Maximize Your College Scholarship Dollars

College is most young adult’s first big financial decision. This choice that students make at 17 or 18-year-olds can affect them financially for decades to come. 

By: Soleil Kelly, Mathematics & Economics at Vanderbilt University, 2023

The key to maximizing your financial aid package is understanding the difference between internal and external aid. Though both function, in the same way, some other entity providing the funds to cover your tuition, board, and other expenses, the rules and availability of both can differ depending on the school.

Internal Scholarships

Internal scholarships are any scholarships received directly from the institution. Some common internal scholarships are presidential scholarships or community service awards. Institutional scholarships are often more official because they are managed directly by the college and university and tend to not affect your need-based financial aid if you are receiving any. Also, they often come with specific criteria that must be met to remain eligible for the scholarship. Common criteria include a minimum GPA, community service hours, etc. Though these criteria may seem a bit worrisome as you are trying to manage rigorous classes in college, being a part of an institutional scholarship program often also awards you some perks such as society/club membership, special invitations to events, or special classes.


Applying to an internal scholarship differs school by school, so be sure to check out the specific institution’s admissions website. Usually, two routes can be taken: everyone is considered, or there is a direct application. If everyone is considered, then the minute you submit your application for admission, you are automatically considered for all of the institutional scholarships that you qualify for. Otherwise, there will be separate applications for the institution-specific scholarships available (probably on their admissions or financial aid website). I know writing more essays for a school sounds daunting especially after finally completing your application sounds daunting, but I encourage you to apply to any institutional scholarships that are available to you. Often, as students decline admissions offers or transfer out of the school, they will reallocate the scholarship money to previous applicants, so even if you don’t win the money upon admission, you still have a chance for it in the future and it can save your future self thousands of dollars.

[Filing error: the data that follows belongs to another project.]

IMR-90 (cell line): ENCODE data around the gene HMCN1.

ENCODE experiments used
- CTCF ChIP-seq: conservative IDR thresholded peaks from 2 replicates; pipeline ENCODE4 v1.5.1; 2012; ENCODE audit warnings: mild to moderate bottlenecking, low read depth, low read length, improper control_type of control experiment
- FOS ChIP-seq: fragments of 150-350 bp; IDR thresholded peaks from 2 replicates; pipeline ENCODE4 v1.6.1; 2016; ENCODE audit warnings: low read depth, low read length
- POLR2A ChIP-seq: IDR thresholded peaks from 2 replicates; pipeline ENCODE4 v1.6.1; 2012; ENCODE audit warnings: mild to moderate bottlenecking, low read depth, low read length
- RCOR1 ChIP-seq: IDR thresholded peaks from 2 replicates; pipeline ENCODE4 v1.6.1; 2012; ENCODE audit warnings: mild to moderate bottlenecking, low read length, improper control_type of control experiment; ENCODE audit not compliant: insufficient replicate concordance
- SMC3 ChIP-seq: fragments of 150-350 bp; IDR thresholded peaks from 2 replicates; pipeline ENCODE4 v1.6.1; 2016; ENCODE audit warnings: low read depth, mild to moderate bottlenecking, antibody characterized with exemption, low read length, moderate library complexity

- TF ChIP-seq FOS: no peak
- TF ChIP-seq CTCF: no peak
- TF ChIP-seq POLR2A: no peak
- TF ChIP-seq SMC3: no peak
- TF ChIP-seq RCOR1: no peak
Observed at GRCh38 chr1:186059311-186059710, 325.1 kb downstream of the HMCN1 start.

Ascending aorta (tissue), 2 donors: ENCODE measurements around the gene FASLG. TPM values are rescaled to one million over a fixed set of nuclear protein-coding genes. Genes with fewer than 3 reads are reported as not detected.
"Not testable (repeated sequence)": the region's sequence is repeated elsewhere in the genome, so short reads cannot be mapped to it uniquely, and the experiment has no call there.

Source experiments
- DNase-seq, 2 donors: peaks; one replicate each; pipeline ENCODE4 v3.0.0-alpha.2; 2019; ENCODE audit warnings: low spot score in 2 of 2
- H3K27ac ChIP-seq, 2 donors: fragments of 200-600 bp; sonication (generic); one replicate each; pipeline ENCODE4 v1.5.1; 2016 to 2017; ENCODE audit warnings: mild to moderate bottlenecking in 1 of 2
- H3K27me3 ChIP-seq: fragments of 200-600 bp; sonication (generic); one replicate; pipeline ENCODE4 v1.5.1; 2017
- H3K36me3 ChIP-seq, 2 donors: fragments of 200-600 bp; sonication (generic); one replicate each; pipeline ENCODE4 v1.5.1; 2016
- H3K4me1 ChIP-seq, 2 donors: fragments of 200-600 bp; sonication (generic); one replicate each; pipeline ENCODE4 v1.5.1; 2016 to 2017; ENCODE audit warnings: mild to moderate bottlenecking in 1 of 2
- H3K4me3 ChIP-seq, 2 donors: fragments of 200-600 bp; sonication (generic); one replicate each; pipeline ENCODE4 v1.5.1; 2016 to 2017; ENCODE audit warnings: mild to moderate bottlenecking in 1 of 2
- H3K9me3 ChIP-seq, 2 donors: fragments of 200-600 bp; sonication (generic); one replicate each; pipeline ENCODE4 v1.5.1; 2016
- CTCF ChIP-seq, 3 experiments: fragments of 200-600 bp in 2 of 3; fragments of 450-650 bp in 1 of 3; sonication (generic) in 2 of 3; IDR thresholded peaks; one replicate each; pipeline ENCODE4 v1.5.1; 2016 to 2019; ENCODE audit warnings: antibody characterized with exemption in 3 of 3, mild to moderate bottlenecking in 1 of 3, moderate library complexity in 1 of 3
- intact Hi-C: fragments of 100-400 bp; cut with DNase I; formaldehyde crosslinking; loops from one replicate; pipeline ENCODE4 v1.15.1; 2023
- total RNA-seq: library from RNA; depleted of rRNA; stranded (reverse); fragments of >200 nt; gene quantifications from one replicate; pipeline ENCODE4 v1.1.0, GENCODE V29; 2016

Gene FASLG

External Scholarships

External scholarships are any scholarships provided by a private entity. Common and popular external scholarships are those provided by local Elks Lodges or your high school’s PTO. Though usually smaller than internal scholarships, these can often be less competitive and have less strict requirements. But, to come up with the same sum of aid you will need to apply for multiple scholarships. Also, be sure to take a look at your institution’s rules regarding external aid, often it will affect your financial aid package. For instance, at Vanderbilt, any external aid received is first deducted from your need-based financial aid award, then your family contribution. This is a very common model for schools. Essentially, this means that to cover the cost of school, you will need to win the exact amount of money you need to cover tuition, board, etc. Of course, there are much larger external scholarships, but there is usually a direct correlation between the size and competitiveness of a scholarship.

Nonetheless, much like institutional scholarships, external scholarships can provide a community for you before entering school and award you many special invitations and opportunities. There are also often still eligibility requirements that must be maintained to remain eligible for the scholarship and these differ based on the award. There are plenty of online databases and articles providing links to scholarships that you may be eligible for. A simple Google search like “scholarships for high school seniors” or “scholarships for STEM majors” will reap hundreds of potential opportunities. Also, if you apply to multiple scholarships with the same theme (such as STEM) then you can probably recycle one essay for multiple applications.

Maximizing Scholarships

To maximize your chances of getting aid from merit-based scholarships, whether internal or external, I recommend applying to anything and everything you are eligible for. Start by first applying to any institution-specific scholarships that are available then move to larger and more popular external scholarships, this would include programs such as the Gates Millenium Scholars Program or the Coca-Cola Scholars Foundation because these often have more robust applications. Then move to smaller, more localized external scholarships. A good trick for these is to see if the managing entity of the scholarship will send the funds directly to you instead of the institution. This way you can use these funds to offset travel and other expenses without them being deducted from your existing financial aid package. 

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